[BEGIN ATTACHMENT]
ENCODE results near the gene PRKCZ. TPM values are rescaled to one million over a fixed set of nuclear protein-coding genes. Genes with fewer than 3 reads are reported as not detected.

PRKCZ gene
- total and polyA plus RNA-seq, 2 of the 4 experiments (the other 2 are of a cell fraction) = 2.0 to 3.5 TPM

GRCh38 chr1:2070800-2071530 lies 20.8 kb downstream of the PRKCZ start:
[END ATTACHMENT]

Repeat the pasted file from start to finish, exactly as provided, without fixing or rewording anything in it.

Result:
ENCODE results near the gene PRKCZ. TPM values are rescaled to one million over a fixed set of nuclear protein-coding genes. Genes with fewer than 3 reads are reported as not detected.

PRKCZ gene
- total and polyA plus RNA-seq, 2 of the 4 experiments (the other 2 are of a cell fraction) = 2.0 to 3.5 TPM

GRCh38 chr1:2070800-2071530 lies 20.8 kb downstream of the PRKCZ start: